Alliant Energy’s wind project will provide significant economic and environmental benefits. Iowa wind energy already provides between 6,000 and 7,000 direct jobs and supports approximately 75 companies in the wind supply chain. Wind energy also provides over $17M annually in land lease payments to rural landowners, generates significant property tax revenue for counties, and attracts additional business to the state. Wind energy is also the lowest cost new source of electricity generation available in Iowa.

To learn more about this announcement, visit AlliantEnergy.com/whisperingwillow

Midwest Energy News: Biggest Wind Project in Iowa History Back on Track

By Karen Uhlenhuth, Midwest Energy News

The largest proposed wind energy project in Iowa’s history appears to be back on track this week after a tense period when it seemed the deal might fall apart over differences between a utility and large energy users.

On Tuesday, MidAmerican Energy — the utility pursuing the $3.6 billion Wind XI project — reached an accord with several major customers that objected to the plan, including tech giants Google, Microsoft and Facebook and a group of large industrial customers known as the Iowa Business Energy Coalition (IBEC).

MidAmerican President Bill Fehrman said in testimony filed with state regulators that, based on the companies’ objections, he found it “hard to conclude that the Data Centers and IBEC want MidAmerican to develop Wind XI.”

The large customers testified about a range of concerns with the proposal, including MidAmerican’s approach to modeling, the amount of power the utility projected its turbines would produce, the return on equity that MidAmerican was requesting and the treatment of environmental credits resulting from the production of renewable energy.

In the settlement, the customers and MidAmerican agreed to an 11 percent return on equity, slightly less than the 11.5 percent that MidAmerican initially had requested. The customers wanted a 9.5 percent return. And the two sides agreed to assign the environmental benefits of Wind XI to the various classes of customers, based on each class’ kilowatt-hour sales.

Like MidAmerican, the Iowa Environmental Council had expressed concerns that the changes proposed by the industrial customers and data centers could prove fatal to the project.

In a blog post late last month, the council’s energy program director, Nathaniel Baer, wrote: “While no party appears to have explicitly opposed Wind XI, the changes recommended by several interveners, including the data centers and IBEC, could cause Wind XI to be smaller or, at worst, not to be built at all.”

In written testimony, Fehrman said he was surprised that large customers challenged the project, given that they never expressed opinions in any of the 10 previous wind projects developed by MidAmerican.

The objections also appeared to fly in the face of the companies’ history of supporting renewable energy. All three companies have made significant investments in renewable power, including in Iowa, and have indicated they eventually intend to power all of their operations with renewable electricity.

In 2014, Google signed a deal with MidAmerican to purchase 407 megawatts of wind energy to power a new data center in Iowa. A year ago, Facebook announced that it was expanding with a third data center in Altoona, Iowa. The company cited several reasons for the decision, including access to wind energy.

In April, Iowa Gov. Terry Branstad attended the announcement of the 2,000-MW Wind XI installation, which MidAmerican claims is the biggest economic development project in the state’s history.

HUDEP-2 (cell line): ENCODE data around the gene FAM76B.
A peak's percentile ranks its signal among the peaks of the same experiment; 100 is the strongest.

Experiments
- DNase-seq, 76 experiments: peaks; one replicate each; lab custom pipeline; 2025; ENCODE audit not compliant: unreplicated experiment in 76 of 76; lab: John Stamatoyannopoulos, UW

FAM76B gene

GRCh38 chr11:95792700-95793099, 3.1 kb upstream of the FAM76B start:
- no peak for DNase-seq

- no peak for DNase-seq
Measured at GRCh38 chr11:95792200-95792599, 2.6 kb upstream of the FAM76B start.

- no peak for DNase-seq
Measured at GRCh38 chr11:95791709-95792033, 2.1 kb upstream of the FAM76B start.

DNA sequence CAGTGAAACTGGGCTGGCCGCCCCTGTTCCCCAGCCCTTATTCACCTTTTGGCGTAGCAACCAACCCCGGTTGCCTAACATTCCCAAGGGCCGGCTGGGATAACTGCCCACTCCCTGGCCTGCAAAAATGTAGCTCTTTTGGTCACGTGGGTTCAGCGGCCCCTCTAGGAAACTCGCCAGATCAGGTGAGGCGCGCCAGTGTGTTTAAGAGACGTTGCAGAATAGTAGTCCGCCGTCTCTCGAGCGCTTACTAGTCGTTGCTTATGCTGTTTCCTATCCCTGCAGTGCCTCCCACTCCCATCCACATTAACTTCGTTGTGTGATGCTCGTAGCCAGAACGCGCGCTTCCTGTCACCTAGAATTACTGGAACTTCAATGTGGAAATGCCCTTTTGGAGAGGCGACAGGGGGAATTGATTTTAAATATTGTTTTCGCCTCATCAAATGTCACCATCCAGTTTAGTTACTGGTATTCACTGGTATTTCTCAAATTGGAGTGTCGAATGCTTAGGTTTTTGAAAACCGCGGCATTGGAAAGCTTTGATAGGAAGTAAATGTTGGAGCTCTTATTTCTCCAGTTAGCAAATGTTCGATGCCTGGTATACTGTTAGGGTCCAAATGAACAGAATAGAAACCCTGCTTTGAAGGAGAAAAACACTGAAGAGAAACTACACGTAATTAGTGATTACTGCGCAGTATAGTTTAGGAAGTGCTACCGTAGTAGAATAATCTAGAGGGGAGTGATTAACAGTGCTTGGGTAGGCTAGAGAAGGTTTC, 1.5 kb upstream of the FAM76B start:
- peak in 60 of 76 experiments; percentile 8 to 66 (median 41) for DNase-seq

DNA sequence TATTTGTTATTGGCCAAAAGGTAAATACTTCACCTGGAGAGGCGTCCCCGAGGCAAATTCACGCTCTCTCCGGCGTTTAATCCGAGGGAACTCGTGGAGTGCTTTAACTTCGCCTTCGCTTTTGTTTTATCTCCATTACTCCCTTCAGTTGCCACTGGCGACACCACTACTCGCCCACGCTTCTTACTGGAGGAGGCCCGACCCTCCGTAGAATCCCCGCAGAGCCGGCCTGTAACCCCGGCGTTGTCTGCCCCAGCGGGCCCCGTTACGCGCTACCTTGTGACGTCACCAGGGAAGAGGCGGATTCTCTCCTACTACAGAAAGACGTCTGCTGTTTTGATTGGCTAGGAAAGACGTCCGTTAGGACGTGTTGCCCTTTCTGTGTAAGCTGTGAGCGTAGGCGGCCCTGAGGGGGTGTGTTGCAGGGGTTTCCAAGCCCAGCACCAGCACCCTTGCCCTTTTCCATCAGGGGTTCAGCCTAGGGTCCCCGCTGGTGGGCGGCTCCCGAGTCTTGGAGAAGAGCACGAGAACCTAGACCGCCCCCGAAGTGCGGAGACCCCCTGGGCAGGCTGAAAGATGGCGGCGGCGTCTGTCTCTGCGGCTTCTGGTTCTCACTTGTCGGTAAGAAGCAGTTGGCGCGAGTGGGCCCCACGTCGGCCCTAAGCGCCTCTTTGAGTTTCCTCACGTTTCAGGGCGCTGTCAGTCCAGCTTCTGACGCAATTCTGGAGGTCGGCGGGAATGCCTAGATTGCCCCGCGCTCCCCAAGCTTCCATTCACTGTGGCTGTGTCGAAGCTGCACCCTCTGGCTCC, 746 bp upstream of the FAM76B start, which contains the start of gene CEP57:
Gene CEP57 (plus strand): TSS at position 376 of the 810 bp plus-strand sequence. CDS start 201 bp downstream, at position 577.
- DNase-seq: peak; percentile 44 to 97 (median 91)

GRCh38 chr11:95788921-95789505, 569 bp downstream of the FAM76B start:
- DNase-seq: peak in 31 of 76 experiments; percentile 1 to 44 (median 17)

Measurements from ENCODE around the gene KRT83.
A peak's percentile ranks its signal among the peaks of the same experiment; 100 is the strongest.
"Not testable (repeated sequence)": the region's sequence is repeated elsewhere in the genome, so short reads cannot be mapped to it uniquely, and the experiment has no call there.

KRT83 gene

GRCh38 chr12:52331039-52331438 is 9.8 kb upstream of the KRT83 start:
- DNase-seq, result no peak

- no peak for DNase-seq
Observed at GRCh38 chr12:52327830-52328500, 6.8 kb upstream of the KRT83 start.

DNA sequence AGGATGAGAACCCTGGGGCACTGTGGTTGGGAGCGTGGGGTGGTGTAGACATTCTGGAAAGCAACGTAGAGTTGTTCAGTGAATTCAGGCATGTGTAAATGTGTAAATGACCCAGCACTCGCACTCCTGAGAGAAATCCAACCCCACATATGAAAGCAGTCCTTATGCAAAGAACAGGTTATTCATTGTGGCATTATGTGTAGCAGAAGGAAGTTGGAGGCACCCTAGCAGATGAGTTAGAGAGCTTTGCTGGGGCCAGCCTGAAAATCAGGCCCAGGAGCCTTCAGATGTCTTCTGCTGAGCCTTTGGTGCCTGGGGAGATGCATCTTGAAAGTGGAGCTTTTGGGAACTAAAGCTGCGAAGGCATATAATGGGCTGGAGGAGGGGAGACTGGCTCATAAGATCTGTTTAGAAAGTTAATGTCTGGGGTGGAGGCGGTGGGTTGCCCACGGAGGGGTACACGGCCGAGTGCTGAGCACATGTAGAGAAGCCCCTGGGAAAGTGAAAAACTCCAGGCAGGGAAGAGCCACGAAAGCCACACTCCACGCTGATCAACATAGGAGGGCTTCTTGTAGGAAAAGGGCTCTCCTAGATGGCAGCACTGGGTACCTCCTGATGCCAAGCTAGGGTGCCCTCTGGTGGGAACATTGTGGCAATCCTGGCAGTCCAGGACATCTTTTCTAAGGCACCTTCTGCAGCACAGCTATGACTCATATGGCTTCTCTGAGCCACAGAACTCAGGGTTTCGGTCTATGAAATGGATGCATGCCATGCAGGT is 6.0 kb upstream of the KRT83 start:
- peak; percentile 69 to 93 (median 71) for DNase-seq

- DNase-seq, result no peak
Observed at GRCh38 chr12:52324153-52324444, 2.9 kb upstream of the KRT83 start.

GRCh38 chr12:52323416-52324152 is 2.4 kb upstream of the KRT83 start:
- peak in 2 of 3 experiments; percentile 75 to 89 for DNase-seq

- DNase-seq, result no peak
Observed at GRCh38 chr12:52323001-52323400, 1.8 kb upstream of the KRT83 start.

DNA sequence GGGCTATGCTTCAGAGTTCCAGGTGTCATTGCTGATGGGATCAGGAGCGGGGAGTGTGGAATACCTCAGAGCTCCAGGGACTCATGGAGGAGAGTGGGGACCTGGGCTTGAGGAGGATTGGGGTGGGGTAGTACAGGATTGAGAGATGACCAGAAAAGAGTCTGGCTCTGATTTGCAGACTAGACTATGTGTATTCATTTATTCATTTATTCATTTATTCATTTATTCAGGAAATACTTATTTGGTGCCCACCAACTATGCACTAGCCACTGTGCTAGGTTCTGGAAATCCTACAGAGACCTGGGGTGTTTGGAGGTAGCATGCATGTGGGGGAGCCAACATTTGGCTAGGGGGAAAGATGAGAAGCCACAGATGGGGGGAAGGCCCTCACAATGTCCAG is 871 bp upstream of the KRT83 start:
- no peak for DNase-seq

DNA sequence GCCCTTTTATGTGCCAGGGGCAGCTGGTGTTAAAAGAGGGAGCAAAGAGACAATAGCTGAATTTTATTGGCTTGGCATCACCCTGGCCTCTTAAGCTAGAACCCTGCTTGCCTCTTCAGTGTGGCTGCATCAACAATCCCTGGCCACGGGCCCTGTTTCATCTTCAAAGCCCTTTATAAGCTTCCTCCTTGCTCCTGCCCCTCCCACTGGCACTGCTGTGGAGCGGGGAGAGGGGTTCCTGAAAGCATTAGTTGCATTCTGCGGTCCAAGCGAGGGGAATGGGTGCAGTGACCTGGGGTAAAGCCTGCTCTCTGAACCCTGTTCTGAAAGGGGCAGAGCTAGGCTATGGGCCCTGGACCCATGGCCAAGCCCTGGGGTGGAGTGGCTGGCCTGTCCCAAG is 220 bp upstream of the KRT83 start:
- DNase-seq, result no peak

Wind XI would increase MidAmerican’s substantial wind portfolio to the point that wind would provide energy equal to 85 percent of the electricity sold by the company in a year’s time.

A final decision from state regulators is expected in September. MidAmerican has said it would need to start construction on the project before Dec. 31 in order to receive the maximum amount of federal production tax credits. The credit will gradually decrease over several years, beginning on Jan. 1, 2017.

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Ecosystem Marketplace: ELPC’s Brad Klein Weighs in on Water Quality Trading Programs

Water Quality Trading: What Works? What Doesn’t? And Why Don’t We Know This Already?

By Kelli Barrett

July 22, 2016

Water utilities and NGOs around the world are using market-based mechanisms to clean regional water bodies and restore surrounding watersheds, but critics say the programs are unproven. Proponents counter: yes, they are, and the data exists to prove it!

For years now, North American cities like Denver and New York have been diverting water fees into forest conservation, while Kenyan flower-growers have been voluntarily paying upland farmers to develop terraces that slow runoff. Just this week, legislators in the Peruvian Capital of Lima authorized a program that will divert some of the city’s water fees into the restoration of ancient, pre-Incan canals high in the Andes to capture floodwater for the dry season. In addition to these “investments in watershed services” (IWS) programs, water authorities in the United States, New Zeeland, and Australia are experimenting with something called “water quality trading” (WQT), which aims to keep levels of fertilizer at scientifically acceptable levels by helping farmers implement conservation practices that reduce their agricultural runoff.

Each program is uniquely its own, but they all hinge on the premise that market-based mechanisms deliver better results and more flexibility by focusing on quantifiable, verifiable outcomes – either in terms of water quality or regularity of supply – rather than the rigid edicts of “command-and-control” regulation.

Last autumn, an organization called Food and Water Watch (FWW) challenged that assumption, at least as far as WQT is concerned, in a paper that re-labeled WQT as “pollution trading” and charged that it undermines the Clean Water Act (CWA) and puts US waterways at great risk – a contention that was promptly dismissed by WQT proponents like Brent Fewell and Bobby Cochran.

Fewell, a one-time senior official at the US Environmental Protection Agency (EPA) and founder of the law firm Earth and Water Group, penned a piece entitled “Food & Water Lies – FWW Stands in the Way of Environmental Protection” which derided the organization as being ideologically anti-market and anti-public private partnership, while Cochran, the Executive Director of the Oregon-based nonprofit Willamette Partnership, was a bit more forgiving.